Elkridge Elementary, Mount Hebron High await new principals

NEIGHBORS

July 24, 1995|By JEAN LESLIE

Two area schools are anticipating the arrival of their new principals next month.

Elkridge Elementary School's Mary Jane Mitchell retired from the county school system June 30 to begin a new life. Shortly afterward she left the country for England and a Scandinavian cruise with her husband. Her school wishes her a wonderful retirement and welcomes the new principal, Diane Mumford.

Dr. Mumford has spent over 19 years in the field of education in Laurel, Delaware and Howard County. She spent two years as assistant principal at Rockburn Elementary School in Elkridge.

Dr. Mumford has extensive experience in the areas of curriculum development, instructional improvement and staff development.

"A productive school requires team effort and organization . . . with both the pupils and staff in continuous pursuit of new knowledge and new skills," summarizes her approach to her new job.

Mount Hebron High School bids farewell to Sylvia Patillo as she moves to Hammond High with the community's wishes for her success in her new school. Mount Hebron's new principal, Addie Kaufman, comes from Glenelg High School, where she has been working as assistant principal.

Originally from New Jersey, Ms. Kaufman taught in Atlanta before settling in Maryland. Formerly a special education teacher in Mount Hebron High School, Ms. Kaufman is now coming home to be principal.

"She's a sharp and very caring person," says parent Pam Lennon. "She brings a lot of excitement to her work."

Mount Hebron also gets a new assistant principal, Karl %o Schindler, formerly a teacher at Wilde Lake High School.

L Assistant Principals Ed Evans and Jack Hart remain on staff.

*

Tickets are now on sale for Elk Ridge Heritage Society's biannual House and Garden Tour. This year, the tour will run from 2 p.m. until 6 p.m. Sept. 2.

The tour will combine walking and driving as participants explore Old Lawyers Hill, Levering Avenue, Main Street and Ilchester Road, discovering the genteel, peaceful "off the beaten path" areas of Elkridge.

Ten stops are listed on the tour, including, among others, three homes on Old Lawyers Hill Road, a Sears Catalog house, and Grace Episcopal Church, which celebrates its 150th anniversary this year.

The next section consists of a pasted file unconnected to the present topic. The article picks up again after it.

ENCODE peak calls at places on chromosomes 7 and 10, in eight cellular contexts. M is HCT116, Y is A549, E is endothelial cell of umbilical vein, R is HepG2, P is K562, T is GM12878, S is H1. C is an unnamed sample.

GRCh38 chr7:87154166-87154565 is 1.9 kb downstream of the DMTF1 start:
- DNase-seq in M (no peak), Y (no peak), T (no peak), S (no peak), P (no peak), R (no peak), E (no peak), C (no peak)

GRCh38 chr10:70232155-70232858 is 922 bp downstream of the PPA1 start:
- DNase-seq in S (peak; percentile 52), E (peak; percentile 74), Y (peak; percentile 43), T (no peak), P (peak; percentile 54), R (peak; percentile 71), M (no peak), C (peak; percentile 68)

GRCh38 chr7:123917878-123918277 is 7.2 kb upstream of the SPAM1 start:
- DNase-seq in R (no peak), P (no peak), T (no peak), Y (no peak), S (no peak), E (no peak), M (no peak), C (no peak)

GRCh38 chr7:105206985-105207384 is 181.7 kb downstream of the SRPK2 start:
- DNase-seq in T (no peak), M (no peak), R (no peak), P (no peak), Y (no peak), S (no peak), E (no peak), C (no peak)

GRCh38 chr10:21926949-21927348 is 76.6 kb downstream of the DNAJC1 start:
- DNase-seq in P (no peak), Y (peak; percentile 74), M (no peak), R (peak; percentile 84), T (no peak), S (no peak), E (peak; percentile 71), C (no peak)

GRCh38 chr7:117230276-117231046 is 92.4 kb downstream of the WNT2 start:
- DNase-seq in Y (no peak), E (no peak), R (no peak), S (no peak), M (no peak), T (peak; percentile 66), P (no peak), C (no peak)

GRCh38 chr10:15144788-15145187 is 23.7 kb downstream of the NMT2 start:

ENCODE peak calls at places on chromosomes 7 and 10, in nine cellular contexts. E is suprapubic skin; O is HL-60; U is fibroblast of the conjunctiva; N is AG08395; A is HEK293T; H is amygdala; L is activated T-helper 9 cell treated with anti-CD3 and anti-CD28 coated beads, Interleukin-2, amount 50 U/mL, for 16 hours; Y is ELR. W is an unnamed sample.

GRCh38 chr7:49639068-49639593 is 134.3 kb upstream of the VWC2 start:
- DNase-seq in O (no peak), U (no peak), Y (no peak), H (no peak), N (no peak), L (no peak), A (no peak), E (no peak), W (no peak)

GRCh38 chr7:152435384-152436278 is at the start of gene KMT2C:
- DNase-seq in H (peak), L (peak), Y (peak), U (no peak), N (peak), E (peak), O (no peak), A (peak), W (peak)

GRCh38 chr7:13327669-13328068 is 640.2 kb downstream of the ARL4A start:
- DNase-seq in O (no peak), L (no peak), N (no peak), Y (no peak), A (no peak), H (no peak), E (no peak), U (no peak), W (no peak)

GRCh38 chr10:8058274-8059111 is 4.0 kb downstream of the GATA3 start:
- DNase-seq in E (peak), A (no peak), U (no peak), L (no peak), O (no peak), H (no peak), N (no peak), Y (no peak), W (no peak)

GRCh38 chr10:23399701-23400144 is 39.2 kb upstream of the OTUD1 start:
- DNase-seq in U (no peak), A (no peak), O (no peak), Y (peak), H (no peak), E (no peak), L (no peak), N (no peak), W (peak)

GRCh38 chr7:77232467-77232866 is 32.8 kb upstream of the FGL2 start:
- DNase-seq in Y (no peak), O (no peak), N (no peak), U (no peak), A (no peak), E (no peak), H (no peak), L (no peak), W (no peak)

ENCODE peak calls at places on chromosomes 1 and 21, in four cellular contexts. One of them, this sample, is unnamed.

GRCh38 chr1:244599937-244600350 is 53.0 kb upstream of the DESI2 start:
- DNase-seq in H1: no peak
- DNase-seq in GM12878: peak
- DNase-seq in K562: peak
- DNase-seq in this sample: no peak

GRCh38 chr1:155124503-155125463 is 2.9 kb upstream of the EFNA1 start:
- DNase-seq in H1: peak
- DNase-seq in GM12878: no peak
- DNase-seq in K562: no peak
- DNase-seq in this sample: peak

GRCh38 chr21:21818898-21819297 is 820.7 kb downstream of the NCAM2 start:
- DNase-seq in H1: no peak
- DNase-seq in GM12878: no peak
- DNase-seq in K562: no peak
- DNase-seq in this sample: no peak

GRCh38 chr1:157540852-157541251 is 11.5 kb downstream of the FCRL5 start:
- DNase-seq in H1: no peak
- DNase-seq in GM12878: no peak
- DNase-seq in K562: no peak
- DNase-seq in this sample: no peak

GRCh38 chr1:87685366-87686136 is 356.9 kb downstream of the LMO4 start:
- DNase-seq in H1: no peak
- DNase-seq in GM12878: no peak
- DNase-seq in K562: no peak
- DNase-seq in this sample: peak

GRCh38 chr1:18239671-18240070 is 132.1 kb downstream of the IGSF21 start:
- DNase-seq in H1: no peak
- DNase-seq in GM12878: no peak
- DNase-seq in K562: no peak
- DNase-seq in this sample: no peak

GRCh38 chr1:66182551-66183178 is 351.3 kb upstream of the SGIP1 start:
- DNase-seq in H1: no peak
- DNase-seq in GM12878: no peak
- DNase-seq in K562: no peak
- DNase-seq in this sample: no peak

Members of the Heritage Society invite you to join them for a day of camaraderie while you learn about the oldest town in Howard County.

Those who are unable to walk will be provided with a shuttle bus.

Your ticket will cost $12 and must be purchased in advance.

For a ticket, send a stamped, self-addressed envelope to Elk Ridge Heritage Society, 6507 Lawyers Hill Road, Elkridge, 21227.

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If you need more information, call 788-8274 or 796-0732.

*

It's always nice to hear about a hometown girl who is "making it" the big city.

In Kristin Spence's case, the big city is Kennedy Space Center in Florida, and she is making it by helping to assemble space shuttles.

Does this sound like a kid's dream come true? Kristin's dream was always to be an astronaut, says her mother, Lynn Spence. And she's willing to work for her dreams. Kristin, a 1992 graduate of Centennial High School, now majors in mechanical engineering at Florida Institute of Technology.

She has read countless books about space travel and attended Space Academy I and II in Huntsville, Ala., while in high school, later working as a space camp counselor.

She spent other summers working at the National Space Club at Goddard Space Flight Center in Greenbelt and at the Space Telescope Institute in Baltimore.

Her college is in close proximity to Kennedy, where she works as an intern for Lockheed-Martin. While there, she has met astronauts, including Alan Shepard, and from her office she can watch the shuttle being assembled.

She works on the main engines of the Atlantis shuttle, the same shuttle that recently docked with the Russian space station Mir.

Kristin will come home to Maryland for a two-week rest before continuing her internship in September.

*

County people have been mourning the recent passing of our Ellicott City neighbor Joanne Moroney. Her activities as an events coordinator for the Department of Recreation and Parks, her church and community involvement and care for others have been documented in several obituaries.

Joanne also made innumerable contributions to the neighborhood of Columbia Hills.

In the early 1970s, Joanne and her husband, John, had their land declared a bird sanctuary by the National Wildlife Federation. Her involvement with the land continued as she later became involved in a push to set aside a piece of ground for a playground for the community's children.

At the time of her death, Joanne was directly involved in the planning for an Ellicott City park to be sited between Columbia Hills and the neighborhood of Brampton Hills.

* The Font Hill neighborhood in Ellicott City welcomed new neighbors to its fold last week.

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